(1) Why do large families get to use each individual as an exemption? While working in Salt Lake City, I sat next to a fellow employee who took 10 exemptions and paid about $200 in federal taxes. I, on the other hand, paid well over a thousand dollars because I had only one exemption. People who create a larger footprint in this country should be paying higher taxes. Frankly, I don't want to pay the taxes for someone else's children. Exemptions should be eliminated.
(2) If we all paid our fair share of taxes, regardless of whether we are billionaires or making $10.00 an hour, with no exemptions and no loopholes, paying taxes for the lower and middle classes wouldn't be so onerous. But the very wealthy and large corporations don't pay their fair share. Billions are hidden in off-shore accounts.
The above is one American's take on the problem in the U. S. concerning the payment of taxes.


#16

Tax discussions are fraught with danger - the right proclaims taxes are too high and wasteful, promising to reduce taxes, create efficiencies and minimize government. The left claims responsible levels of taxation, efficiency, and social benefits. Both are correct. Both are also incorrect.
We can always find evidence to support the idiotic stance of this partisanship. Disconnected facts float through discussions, magically conjuring a rational political narrative. So left and right can be seen as truth sayers (can't believe i just said that!) within this context.
However, both the left and right (i'm talking centre here) are both liars, as the decades attest to their mismanagement and corruption, the lack of transparency and accountability, the contradictory actions of government compared to campaign rhetoric, and the bipartisan, intentional inefficiencies and wastefulness. They both cry wolf as opposition, then perform similarly when in power. How do you spell insanity?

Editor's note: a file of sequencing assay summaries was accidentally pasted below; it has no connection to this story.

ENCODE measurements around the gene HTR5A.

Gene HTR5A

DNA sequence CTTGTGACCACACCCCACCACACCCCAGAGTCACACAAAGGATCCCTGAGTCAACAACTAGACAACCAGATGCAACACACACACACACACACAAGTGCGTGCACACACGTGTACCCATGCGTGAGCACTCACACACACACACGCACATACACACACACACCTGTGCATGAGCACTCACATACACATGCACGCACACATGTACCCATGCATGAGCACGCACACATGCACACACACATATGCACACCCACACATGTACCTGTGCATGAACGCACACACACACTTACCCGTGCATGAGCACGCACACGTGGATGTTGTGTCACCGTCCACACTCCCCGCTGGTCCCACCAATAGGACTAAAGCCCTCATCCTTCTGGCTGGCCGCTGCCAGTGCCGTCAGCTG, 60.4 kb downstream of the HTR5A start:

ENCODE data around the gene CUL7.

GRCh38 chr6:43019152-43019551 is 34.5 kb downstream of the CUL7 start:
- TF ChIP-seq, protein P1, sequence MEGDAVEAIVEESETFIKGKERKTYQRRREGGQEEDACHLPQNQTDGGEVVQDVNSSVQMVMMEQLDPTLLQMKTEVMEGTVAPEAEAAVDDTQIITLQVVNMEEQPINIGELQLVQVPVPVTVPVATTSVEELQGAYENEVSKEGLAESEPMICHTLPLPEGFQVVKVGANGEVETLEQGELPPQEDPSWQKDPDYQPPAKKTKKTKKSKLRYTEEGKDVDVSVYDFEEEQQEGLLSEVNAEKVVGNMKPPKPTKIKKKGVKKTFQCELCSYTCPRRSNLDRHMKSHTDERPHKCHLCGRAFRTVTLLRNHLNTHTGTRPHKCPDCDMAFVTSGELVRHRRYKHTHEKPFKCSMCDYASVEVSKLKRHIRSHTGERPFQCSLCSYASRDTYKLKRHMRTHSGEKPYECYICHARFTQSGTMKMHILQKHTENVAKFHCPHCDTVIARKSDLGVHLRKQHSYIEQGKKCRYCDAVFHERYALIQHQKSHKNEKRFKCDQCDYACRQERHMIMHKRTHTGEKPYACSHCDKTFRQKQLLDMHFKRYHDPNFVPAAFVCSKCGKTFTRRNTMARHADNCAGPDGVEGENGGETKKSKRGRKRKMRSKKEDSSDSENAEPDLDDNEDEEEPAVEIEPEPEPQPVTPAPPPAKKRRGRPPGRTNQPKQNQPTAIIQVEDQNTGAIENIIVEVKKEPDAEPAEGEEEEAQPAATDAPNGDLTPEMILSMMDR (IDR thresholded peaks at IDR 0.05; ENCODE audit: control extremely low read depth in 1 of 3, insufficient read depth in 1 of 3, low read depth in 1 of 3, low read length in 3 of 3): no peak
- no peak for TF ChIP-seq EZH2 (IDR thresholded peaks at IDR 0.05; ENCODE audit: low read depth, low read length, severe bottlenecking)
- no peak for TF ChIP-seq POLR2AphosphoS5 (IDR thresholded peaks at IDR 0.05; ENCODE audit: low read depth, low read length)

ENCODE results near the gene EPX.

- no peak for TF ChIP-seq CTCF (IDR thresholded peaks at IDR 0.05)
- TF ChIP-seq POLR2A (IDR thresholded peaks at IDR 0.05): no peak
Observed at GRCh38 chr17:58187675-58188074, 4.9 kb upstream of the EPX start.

So unlike Heather Mallick, rather than celebrate the status quo, let's remove the secrecy and deception that is the foundation of our tax system and governance. Access to information is a hazy dream that never seems to reach fruition - intentionally. Claims that taxes are good or bad misses the crucial point. We can't know the actual story because we don't live in a democracy. What we do know crucifies any claim of centrism. Celebrating taxation under first-past-the-post, corporate governance is nihilistic.
Find an independent candidate who will make government accountability and accessibility a legal requirement, with severe penalties for the 'decepticentrist' politicians and bureaucrats. This dystopic farce of democracy must end.


#17

He writer is a full fledge moron. Aka Canadian sheep!